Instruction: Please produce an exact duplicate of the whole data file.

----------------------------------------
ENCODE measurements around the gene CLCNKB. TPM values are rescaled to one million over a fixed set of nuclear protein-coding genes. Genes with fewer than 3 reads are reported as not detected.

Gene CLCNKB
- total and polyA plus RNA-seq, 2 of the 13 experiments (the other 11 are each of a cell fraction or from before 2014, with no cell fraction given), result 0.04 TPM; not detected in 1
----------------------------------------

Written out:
ENCODE measurements around the gene CLCNKB. TPM values are rescaled to one million over a fixed set of nuclear protein-coding genes. Genes with fewer than 3 reads are reported as not detected.

Gene CLCNKB
- total and polyA plus RNA-seq, 2 of the 13 experiments (the other 11 are each of a cell fraction or from before 2014, with no cell fraction given), result 0.04 TPM; not detected in 1